What exactly is a Credit Score?

A credit score is a number that lenders will use to assess the risk of lending money to a borrower, it shows how financially responsible you are. There are three credit agencies, Experian, Equifax and TransUnion who compile credit scores based on the information in your credit file. Each agency will report a slightly different score but all will paint a similar picture of your credit history. The score can range from 300 to 850, but the higher the score the better.

Things Which Affect Your Credit Score

More than ever before Lenders are gathering more and more personal data to help them decide whether to lend money to you for things such as purchases on HP and Personal Loans, so whilst you might think that keeping up with your loan repayments and clearing your credit card will automatically keep your credit score high, you might want to consider some of the following surprising things which may affect your score.

     Applying for Credit

Any new application you make for credit such as a new credit card or loan, it is most likely that a credit check will be made. This credit check will go on your file. What’s called a ‘hard enquiry’ is the standard check made by credit lenders and this will affect your credit score. It also tells a story of exactly how much credit you are applying for.

The Electoral Roll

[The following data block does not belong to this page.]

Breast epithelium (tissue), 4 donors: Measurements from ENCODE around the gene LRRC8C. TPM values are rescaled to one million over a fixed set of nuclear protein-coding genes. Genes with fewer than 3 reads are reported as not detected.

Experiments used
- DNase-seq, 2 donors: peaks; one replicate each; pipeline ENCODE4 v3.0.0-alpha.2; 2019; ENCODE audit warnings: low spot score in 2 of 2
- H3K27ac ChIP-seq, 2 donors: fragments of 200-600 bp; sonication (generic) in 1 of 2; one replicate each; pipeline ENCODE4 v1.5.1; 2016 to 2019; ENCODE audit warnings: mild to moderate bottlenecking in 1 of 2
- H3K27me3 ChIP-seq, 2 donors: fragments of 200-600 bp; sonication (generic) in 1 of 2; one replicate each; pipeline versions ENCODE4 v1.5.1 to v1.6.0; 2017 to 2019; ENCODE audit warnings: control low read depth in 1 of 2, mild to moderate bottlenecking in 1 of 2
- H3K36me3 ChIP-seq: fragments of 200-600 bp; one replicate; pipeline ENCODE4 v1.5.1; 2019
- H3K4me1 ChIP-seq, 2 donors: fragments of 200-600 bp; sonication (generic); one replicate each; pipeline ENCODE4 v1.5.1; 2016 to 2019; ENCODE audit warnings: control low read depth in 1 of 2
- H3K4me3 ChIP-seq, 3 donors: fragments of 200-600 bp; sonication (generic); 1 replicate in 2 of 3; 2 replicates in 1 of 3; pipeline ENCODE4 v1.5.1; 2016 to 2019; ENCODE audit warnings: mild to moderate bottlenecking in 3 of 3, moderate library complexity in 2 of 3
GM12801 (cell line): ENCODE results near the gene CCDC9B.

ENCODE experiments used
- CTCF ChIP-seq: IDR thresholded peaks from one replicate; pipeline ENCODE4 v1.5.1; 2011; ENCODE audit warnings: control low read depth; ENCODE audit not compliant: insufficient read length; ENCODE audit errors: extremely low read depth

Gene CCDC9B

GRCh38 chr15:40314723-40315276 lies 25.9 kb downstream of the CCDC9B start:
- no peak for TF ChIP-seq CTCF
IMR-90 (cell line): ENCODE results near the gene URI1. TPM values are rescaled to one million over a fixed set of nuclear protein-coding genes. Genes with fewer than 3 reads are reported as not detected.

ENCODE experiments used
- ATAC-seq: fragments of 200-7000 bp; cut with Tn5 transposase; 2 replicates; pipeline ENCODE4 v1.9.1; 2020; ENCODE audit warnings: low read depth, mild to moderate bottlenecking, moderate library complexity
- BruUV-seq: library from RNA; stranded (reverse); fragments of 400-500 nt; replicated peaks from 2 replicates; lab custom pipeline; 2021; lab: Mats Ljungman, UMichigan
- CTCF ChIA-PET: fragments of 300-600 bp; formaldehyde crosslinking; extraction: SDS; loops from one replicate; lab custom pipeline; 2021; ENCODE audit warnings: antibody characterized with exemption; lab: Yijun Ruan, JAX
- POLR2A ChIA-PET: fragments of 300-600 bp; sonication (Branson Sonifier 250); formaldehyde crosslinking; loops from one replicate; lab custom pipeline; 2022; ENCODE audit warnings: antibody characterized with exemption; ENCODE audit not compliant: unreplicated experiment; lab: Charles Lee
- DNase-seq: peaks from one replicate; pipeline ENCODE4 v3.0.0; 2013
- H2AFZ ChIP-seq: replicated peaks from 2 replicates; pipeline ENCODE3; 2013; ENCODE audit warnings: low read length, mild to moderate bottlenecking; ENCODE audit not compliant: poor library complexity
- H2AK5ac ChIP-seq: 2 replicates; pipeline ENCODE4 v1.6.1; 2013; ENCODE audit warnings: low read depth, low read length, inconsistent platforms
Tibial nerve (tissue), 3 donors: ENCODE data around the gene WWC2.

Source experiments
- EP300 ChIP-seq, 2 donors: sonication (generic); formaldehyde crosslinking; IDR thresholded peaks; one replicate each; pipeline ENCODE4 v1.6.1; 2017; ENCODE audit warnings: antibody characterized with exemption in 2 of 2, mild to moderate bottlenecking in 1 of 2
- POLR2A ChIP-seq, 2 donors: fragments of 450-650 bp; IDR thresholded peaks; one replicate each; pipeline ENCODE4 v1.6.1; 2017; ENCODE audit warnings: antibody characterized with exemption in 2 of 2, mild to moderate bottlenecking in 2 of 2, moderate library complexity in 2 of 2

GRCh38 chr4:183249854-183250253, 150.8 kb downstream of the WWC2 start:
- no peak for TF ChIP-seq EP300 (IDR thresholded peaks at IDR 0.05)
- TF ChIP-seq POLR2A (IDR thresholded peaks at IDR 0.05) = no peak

Lenders these days are more likely to look beyond payment histories when deciding if you can be trusted to pay back a loan, so even if you are the perfect borrower and meet all your repayments this may not be enough. One of the most important factors they can look at is whether or not you are on the electoral roll. If you are not registered to vote then your credit score will suffer, it allows lenders to verify you at your address.

Mobile Phone Payments

Your mobile phone bill payments can seriously affect your ability to successfully apply for credit. If you miss your mobile phone payments then your credit score can take a serious hit. It is vital that you keep on top of your payments, especially when you get to the end of the contract. Make absolutely sure that there is no outstanding balance, because if it is not cleared there will be trouble for your credit score.

Paying in cash

You may think that paying for everything in cash and not having anything on credit is a good way to maintain a good credit score. However, in doing this it doesn’t tell lenders anything about your payment history or about whether they can trust you to make repayments and on time. The only way to prove this is to show it. You should never put something on credit that you can’t afford, but if you can’t prove that you can manage credit you are going to find it hard to get credit.

Unused Cards and Accounts

Having several bank accounts and credit cards may seem harmless, especially if you no longer use them. However, lenders will look at how much credit you currently have available to you and this will include credit cards and overdraft limits. Therefore, make sure that you cancel any cards and accounts that you no longer use or need.


If you are in any way struggling to manage your money, contact StepChange for advice and help.

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